Teach For America to see major layoffs in latest shakeup

Tech For America, once at the center of a heated debate over education reform, will cut more than a quarter of its staff by June.

According to a video shared with employees in mid-December, the organization will reduce its workforce by approximately 400 positions. Officials this week acknowledged the internal shake-up that occurred after the 2022 TFA had the lowest number of first-year teachers in more than a decade.

The organization anticipates its incoming pool will be larger and says it will focus more on alumni support and other programs, such as the Virtual Teaching Fellowship. But the layoffs are a sign that the organization is in limbo, as TFA is no longer hiring in 13 of the 51 communities it served a few years ago, such as San Diego and Austin, where the organization now focuses on “graduate innovation.” .

“We have to transform — we all do,” CEO Elisa Villanueva Beard told Chalkbeat. “It’s difficult, but we have to set our minds in such a way that we have the greatest impact on our children. Period. End of sentence.”

Spokeswoman Erin Bradley said the organization will have a smaller, more nimble team of about 1,000 employees by summer.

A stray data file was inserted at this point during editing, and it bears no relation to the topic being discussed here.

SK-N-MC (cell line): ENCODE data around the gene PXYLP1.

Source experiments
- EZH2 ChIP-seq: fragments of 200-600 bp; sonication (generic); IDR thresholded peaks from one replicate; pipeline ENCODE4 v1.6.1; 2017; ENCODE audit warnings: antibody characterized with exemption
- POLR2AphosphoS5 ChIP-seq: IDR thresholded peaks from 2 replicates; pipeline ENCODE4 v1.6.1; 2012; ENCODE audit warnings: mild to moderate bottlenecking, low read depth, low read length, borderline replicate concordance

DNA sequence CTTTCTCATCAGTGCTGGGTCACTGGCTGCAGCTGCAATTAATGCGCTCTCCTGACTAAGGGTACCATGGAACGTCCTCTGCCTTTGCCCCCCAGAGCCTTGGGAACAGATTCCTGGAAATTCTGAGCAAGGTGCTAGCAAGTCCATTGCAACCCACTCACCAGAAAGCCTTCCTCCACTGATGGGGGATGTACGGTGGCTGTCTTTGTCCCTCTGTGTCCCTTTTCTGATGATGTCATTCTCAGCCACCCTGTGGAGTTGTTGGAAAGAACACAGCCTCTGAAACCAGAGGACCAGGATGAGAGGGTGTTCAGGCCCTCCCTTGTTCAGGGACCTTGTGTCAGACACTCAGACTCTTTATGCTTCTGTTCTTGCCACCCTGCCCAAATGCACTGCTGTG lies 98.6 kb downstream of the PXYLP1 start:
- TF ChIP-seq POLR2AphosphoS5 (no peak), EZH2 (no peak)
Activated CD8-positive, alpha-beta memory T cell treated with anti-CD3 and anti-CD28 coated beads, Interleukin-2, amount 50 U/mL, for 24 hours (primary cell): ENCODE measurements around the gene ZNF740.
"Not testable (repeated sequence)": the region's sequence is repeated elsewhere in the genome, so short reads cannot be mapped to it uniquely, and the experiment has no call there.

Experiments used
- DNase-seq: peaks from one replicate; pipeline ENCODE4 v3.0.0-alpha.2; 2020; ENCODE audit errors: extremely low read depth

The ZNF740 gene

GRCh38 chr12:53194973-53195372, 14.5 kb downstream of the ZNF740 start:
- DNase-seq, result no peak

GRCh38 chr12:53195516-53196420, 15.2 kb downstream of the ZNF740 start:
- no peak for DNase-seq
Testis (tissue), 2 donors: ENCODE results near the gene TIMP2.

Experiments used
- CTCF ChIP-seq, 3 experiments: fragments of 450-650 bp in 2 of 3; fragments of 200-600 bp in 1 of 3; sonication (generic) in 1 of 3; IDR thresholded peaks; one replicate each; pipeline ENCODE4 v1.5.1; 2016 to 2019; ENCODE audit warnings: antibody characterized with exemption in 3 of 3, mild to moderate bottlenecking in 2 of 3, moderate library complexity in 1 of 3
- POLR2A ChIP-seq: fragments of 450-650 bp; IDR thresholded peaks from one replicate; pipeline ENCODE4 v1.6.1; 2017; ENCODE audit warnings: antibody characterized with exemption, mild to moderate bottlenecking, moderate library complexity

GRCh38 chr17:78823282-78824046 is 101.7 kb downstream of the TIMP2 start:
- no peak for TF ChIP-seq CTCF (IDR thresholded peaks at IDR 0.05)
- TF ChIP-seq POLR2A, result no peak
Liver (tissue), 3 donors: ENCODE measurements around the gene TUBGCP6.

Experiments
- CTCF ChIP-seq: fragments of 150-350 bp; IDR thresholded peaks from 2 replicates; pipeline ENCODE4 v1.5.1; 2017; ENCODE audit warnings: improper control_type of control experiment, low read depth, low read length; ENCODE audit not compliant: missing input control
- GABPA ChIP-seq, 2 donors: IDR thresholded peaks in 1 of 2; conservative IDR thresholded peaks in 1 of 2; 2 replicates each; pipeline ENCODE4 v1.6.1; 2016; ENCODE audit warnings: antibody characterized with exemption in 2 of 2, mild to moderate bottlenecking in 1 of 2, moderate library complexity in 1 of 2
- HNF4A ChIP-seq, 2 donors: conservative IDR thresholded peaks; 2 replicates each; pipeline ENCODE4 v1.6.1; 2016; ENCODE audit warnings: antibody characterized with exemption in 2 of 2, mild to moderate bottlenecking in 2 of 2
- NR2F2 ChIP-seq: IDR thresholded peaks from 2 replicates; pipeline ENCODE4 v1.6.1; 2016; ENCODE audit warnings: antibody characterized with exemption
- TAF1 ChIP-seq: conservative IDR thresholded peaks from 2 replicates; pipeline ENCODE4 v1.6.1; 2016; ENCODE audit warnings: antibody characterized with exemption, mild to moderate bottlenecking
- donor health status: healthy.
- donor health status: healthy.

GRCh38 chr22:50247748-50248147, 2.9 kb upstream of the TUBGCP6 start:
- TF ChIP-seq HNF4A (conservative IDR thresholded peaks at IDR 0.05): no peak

The need for teachers is especially high as schools across the country continue to recover from the devastating effects of the pandemic, and demand for TFA services has not faded. But in recent years, those demand factors have also disrupted TFA’s recruiting efforts, said Melissa Arnold Lyon, associate professor at the Rockefeller College of Public Affairs and Policy.

“At a time when districts are facing significant staffing challenges in a very tight labor market, one would think that a recruiting and training organization to help districts fill hard-to-fill positions would be especially helpful,” she said. “But instead of TFA coming in and helping districts with these staffing challenges, TFA is shrinking.”